As we journey through life, many difficult questions confront us. Few are more perplexing than the universal interrogative, “What if?”
You know: “What if I had done this, instead of doing that?” or, “What if I made that decision, instead of this one?” For many people, the echoes of “what if” plague them throughout their adult lives. They wonder what might have been if they had gone to a different college, if they had taken a different job, or if they had married someone else.
Sometimes it’s a singular act: “What if I had turned left instead of right – or if I had just kept going straight?” “What if I hadn’t canceled that appointment?” “What if I had been better prepared for that interview?” “What if I had made that investment, or taken that risk I chose to avoid?”
The problem with what-if ponderings is there’s nothing we can do about them. They exist in the increasingly distant past, and no amount of wishing or remorse can restore them to the present. H.G. Wells’s fanciful time machine has yet to be invented, and even if we could send ourselves back to fateful moments in our personal histories, there’s no certainty we could change anything anyway. And if we could, what might be the impact on the “space-time continuum,” as fretted the characters in the film, “Back to the Future”?
In reality, even if (sometimes it’s hard to escape that “what if” phrase) we could alter decisions or actions in the past, there’s no guarantee that the outcomes would have been better than what we’ve experienced.
For instance, I spent my first year of college in Houston, Texas, then transferred to the Ohio State University, where I majored in journalism. What if I hadn’t transferred? Or if I’d transferred, but not to Ohio State? I would have had a different set of friends and professors. My career path probably would have been different, perhaps dramatically so. I wouldn’t have become the ardent Buckeye fan that I am. And I wouldn’t have met my wife in a Columbus, Ohio suburb, gotten married and been blessed with the children and grandchildren we’ve had.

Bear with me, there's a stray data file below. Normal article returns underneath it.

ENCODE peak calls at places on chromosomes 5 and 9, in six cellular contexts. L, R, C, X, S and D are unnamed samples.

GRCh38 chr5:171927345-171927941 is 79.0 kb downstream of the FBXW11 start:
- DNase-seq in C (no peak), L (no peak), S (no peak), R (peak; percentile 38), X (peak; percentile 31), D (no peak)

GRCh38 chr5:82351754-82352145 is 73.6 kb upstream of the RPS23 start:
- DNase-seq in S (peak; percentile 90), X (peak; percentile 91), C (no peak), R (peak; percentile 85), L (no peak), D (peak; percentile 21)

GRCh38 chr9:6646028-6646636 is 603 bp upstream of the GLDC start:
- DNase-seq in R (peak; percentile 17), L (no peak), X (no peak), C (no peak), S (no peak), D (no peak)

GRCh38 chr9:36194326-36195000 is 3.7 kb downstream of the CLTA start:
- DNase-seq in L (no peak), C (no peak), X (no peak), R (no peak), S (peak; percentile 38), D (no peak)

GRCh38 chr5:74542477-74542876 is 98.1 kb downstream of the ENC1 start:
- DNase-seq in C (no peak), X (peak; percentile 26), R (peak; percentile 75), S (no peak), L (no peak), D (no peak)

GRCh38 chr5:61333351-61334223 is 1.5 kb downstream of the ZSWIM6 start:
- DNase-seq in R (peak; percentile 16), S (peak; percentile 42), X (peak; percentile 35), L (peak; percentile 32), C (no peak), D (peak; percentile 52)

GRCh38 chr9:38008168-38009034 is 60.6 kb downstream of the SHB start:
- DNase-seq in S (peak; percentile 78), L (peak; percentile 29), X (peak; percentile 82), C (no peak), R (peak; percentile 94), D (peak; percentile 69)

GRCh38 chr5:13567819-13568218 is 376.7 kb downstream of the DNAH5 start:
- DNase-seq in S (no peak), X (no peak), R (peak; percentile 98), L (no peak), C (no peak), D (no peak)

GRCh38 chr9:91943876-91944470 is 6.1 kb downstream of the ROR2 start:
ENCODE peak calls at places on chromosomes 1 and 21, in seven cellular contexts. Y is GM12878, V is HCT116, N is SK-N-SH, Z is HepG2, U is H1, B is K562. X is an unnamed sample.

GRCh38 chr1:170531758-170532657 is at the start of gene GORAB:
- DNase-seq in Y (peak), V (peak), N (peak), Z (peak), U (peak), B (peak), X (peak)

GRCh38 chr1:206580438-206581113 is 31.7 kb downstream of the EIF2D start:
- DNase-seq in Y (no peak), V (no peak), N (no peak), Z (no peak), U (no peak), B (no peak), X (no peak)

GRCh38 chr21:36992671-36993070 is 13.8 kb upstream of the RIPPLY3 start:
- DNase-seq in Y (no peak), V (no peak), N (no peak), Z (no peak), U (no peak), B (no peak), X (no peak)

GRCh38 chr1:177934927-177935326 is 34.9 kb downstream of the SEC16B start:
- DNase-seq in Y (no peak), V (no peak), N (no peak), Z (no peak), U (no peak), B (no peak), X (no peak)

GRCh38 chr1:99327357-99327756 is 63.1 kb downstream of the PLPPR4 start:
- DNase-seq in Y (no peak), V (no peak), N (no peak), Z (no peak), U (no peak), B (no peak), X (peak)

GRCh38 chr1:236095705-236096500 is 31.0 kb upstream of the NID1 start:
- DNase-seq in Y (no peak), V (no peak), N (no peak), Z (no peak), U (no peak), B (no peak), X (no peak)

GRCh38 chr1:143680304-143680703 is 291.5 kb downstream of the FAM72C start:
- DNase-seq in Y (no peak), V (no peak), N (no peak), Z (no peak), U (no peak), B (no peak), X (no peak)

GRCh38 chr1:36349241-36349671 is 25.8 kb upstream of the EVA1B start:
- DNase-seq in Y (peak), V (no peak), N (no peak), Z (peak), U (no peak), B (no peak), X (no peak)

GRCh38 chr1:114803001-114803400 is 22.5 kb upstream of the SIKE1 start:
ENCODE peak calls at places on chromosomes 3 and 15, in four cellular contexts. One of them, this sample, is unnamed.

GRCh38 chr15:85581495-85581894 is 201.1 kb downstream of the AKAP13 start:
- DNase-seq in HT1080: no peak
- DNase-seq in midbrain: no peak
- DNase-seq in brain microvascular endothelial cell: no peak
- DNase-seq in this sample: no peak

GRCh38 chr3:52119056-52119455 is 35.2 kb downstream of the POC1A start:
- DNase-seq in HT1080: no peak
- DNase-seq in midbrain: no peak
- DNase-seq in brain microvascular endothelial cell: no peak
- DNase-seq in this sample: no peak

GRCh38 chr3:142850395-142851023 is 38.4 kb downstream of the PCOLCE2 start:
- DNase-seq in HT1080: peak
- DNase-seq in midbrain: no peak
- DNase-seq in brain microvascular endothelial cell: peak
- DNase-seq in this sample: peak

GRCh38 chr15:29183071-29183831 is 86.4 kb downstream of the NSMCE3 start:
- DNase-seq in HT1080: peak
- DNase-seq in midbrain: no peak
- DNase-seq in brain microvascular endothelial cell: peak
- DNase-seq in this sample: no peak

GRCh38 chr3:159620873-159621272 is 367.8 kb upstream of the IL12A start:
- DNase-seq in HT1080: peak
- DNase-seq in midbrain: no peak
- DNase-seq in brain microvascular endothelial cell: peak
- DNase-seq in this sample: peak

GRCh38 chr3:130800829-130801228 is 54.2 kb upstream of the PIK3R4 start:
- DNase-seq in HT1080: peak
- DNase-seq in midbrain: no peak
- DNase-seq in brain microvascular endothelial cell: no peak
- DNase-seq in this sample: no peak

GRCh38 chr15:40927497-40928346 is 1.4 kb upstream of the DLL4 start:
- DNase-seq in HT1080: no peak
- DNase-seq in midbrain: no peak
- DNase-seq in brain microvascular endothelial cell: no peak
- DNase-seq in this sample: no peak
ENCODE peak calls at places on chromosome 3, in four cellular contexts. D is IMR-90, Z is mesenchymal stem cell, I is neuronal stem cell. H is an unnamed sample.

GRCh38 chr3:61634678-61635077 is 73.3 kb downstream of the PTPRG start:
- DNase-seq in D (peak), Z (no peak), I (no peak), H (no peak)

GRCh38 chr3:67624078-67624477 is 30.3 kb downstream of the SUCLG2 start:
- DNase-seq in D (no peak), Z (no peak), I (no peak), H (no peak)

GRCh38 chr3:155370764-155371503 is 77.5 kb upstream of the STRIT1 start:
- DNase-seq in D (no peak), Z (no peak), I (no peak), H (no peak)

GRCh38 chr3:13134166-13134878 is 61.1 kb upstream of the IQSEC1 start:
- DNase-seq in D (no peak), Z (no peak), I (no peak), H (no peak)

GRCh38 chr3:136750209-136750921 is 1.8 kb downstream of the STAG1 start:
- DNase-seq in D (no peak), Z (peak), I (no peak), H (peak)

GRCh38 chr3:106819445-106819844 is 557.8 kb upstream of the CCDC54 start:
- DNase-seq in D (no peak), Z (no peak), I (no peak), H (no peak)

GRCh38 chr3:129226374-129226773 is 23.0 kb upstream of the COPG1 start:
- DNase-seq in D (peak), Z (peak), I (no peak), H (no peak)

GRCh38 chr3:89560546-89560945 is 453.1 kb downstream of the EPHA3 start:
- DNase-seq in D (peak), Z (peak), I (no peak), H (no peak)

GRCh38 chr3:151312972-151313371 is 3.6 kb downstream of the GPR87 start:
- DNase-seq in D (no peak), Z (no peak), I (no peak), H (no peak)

Sure, there are things along the way I’d like to change. More than a few, actually. But even my failures, blunders, and foolish decisions have turned into experiences from which I’ve profited and grown. We often think, “If I only knew then what I know now,” but usually we know things now because of mistakes we had to learn from then.
If there was anyone who wished he could change the past, it was the apostle Paul. A one-time zealous persecutor of those who followed Jesus Christ, he literally saw the light on the road to Damascus and became an irrepressible Christ follower himself. He sometimes reflected on his past life, but ultimately concluded, “…But one thing I do: Forgetting what is behind and straining toward what is ahead, I press on toward the goal to win the prize for which God has called me heavenward in Christ Jesus” (Philippians 3:12-14).
The apostle wasn’t ignoring or excusing his previous actions and attitudes, but recognized the futility of dwelling on the unchangeable past. Instead, he chose to focus on the present and the future, intent on not adding to his collection of regrets.
We also have the assurance of knowing that when we act unwisely, God already has dealt with the “what if” questions and ordained an acceptable resolution. “’For I know the plans I have for you,’ declares the Lord, ‘plans to prosper you and not to harm you, plans to give you hope and a future’” (Jeremiah 29:11).
We needn’t worry about foiling the Master Planner’s sovereign plans. He’s already studied our lives, from beginning to end, and made contingencies for every “what if” along the way. “All the days ordained for me were written in your book before one of them came to be” (Psalm 139:16).